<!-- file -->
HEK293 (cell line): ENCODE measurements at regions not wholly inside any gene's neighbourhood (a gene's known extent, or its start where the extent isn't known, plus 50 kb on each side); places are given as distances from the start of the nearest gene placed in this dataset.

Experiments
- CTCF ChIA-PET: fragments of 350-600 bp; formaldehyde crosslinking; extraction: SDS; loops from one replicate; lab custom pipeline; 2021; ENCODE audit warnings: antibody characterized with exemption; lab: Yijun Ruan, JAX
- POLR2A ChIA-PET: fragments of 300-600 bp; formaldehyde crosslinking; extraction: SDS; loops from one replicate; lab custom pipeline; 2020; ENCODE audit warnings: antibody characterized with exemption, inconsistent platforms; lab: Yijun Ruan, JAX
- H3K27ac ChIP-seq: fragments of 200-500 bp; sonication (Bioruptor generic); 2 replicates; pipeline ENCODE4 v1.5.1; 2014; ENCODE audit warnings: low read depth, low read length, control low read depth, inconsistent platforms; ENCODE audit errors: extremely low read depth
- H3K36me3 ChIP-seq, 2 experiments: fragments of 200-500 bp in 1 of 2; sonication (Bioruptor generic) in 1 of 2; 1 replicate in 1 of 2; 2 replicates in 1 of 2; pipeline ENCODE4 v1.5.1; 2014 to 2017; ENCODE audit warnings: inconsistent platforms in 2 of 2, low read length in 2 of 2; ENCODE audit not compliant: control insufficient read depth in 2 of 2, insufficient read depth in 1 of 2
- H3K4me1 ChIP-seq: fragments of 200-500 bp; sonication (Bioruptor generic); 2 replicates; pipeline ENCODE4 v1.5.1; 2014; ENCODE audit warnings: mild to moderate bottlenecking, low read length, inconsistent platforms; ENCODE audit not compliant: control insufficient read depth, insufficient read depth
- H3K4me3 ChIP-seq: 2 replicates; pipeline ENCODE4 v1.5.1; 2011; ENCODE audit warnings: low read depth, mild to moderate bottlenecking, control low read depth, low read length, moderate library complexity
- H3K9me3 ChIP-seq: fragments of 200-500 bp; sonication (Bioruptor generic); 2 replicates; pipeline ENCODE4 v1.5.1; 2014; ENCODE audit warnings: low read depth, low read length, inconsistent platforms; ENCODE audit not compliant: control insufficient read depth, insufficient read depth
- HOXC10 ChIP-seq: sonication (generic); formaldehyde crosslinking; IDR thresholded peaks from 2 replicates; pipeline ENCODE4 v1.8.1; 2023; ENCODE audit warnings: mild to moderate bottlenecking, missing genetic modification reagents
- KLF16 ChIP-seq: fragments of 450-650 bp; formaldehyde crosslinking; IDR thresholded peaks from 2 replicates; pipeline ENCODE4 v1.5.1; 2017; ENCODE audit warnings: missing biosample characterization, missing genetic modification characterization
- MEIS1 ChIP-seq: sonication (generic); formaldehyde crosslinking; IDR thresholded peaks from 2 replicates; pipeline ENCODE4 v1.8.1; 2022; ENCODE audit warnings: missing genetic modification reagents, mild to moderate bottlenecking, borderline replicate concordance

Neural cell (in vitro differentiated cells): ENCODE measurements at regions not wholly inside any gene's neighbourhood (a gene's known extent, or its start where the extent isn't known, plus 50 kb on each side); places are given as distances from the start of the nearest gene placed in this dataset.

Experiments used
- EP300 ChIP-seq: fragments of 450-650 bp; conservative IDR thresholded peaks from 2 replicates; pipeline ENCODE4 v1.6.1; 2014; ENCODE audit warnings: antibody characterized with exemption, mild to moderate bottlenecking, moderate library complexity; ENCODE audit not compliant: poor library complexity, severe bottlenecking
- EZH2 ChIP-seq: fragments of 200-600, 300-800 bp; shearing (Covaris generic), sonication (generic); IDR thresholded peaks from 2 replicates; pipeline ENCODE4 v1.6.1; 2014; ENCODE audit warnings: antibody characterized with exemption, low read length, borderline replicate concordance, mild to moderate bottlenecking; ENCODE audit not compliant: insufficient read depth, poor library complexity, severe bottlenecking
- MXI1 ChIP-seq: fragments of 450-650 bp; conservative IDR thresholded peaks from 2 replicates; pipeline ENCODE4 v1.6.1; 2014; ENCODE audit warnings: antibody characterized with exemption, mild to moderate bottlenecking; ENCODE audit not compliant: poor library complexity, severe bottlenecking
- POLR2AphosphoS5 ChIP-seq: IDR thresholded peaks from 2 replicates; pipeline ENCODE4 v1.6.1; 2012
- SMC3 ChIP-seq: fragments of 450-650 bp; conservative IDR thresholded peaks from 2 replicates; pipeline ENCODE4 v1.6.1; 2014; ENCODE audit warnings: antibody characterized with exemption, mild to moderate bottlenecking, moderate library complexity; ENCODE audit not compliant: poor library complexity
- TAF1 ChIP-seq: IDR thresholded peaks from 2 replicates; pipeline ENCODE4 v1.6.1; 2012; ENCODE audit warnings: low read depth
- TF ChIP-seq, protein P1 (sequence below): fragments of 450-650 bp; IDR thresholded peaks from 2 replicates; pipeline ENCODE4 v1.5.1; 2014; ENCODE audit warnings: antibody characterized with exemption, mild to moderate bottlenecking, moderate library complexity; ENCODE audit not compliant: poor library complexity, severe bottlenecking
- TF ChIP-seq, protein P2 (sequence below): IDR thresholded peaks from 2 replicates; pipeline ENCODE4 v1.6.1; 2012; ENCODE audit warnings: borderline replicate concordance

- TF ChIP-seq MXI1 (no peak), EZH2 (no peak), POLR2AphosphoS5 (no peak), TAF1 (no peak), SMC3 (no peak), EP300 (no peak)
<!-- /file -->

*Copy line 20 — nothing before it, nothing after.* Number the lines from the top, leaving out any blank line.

- TAF1 ChIP-seq: IDR thresholded peaks from 2 replicates; pipeline ENCODE4 v1.6.1; 2012; ENCODE audit warnings: low read depth